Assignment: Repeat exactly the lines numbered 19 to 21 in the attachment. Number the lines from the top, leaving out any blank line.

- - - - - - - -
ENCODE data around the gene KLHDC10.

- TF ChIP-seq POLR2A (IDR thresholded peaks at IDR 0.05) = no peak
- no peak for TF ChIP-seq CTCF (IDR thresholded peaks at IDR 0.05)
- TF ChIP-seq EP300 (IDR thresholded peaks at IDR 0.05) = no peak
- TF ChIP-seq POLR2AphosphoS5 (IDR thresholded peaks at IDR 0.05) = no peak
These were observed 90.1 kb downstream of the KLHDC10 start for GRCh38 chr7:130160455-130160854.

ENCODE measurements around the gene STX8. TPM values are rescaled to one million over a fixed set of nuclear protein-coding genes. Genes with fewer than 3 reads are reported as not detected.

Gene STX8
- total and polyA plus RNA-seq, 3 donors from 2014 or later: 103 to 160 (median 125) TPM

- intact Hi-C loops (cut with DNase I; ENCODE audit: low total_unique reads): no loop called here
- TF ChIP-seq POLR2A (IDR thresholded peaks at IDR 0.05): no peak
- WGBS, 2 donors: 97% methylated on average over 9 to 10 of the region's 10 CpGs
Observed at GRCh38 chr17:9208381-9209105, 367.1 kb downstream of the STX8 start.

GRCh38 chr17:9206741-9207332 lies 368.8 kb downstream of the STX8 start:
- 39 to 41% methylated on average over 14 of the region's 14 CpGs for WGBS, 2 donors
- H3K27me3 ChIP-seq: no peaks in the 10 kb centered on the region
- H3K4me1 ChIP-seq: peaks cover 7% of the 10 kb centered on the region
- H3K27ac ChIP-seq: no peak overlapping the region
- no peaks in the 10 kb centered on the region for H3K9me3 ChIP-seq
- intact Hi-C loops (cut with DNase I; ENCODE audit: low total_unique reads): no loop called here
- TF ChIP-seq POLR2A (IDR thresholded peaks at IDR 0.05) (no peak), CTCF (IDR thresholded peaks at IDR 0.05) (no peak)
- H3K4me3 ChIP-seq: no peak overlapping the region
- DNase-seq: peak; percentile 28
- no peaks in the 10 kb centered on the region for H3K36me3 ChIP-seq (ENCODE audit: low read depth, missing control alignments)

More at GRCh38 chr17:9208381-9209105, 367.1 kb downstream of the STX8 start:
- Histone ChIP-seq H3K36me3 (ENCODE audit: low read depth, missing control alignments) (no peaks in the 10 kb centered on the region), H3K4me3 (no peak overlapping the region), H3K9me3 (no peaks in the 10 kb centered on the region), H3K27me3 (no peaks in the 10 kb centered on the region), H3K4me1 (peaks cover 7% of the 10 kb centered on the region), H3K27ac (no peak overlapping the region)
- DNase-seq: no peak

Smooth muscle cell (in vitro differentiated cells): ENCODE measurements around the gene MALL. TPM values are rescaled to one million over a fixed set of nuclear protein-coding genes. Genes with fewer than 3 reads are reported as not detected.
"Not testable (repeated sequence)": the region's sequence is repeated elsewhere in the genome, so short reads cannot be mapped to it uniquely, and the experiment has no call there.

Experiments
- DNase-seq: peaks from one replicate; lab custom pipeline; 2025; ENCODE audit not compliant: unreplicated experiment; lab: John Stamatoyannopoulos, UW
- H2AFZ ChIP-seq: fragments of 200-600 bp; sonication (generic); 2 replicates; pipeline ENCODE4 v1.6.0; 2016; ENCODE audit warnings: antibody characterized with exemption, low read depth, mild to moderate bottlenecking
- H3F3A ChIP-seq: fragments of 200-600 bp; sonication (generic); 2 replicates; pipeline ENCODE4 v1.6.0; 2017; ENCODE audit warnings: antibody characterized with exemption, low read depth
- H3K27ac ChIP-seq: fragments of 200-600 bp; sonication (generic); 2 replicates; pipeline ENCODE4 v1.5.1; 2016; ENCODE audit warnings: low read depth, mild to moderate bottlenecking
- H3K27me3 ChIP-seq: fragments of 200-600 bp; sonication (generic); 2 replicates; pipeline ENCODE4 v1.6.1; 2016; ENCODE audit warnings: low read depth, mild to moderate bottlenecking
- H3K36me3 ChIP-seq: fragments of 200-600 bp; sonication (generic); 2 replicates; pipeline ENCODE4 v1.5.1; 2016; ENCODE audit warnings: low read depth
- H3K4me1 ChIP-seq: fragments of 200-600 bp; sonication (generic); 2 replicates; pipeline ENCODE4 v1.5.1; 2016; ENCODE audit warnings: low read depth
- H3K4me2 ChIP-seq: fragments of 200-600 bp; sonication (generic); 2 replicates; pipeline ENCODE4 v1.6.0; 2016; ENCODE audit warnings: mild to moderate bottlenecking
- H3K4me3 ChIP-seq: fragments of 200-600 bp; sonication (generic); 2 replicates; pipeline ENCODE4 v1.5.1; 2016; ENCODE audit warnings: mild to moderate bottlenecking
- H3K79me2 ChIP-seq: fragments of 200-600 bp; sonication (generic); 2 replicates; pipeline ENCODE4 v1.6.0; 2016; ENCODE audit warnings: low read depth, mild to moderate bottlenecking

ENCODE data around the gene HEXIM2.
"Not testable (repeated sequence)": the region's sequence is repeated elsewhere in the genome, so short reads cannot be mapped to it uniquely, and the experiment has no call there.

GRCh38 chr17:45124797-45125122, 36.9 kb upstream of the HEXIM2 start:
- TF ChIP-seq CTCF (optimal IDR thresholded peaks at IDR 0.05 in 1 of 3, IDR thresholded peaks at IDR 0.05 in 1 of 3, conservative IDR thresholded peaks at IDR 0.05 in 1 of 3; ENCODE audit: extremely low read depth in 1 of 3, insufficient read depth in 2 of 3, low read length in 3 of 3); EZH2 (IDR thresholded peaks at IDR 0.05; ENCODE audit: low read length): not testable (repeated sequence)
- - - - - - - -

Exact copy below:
- no peaks in the 10 kb centered on the region for H3K9me3 ChIP-seq
- intact Hi-C loops (cut with DNase I; ENCODE audit: low total_unique reads): no loop called here
- TF ChIP-seq POLR2A (IDR thresholded peaks at IDR 0.05) (no peak), CTCF (IDR thresholded peaks at IDR 0.05) (no peak)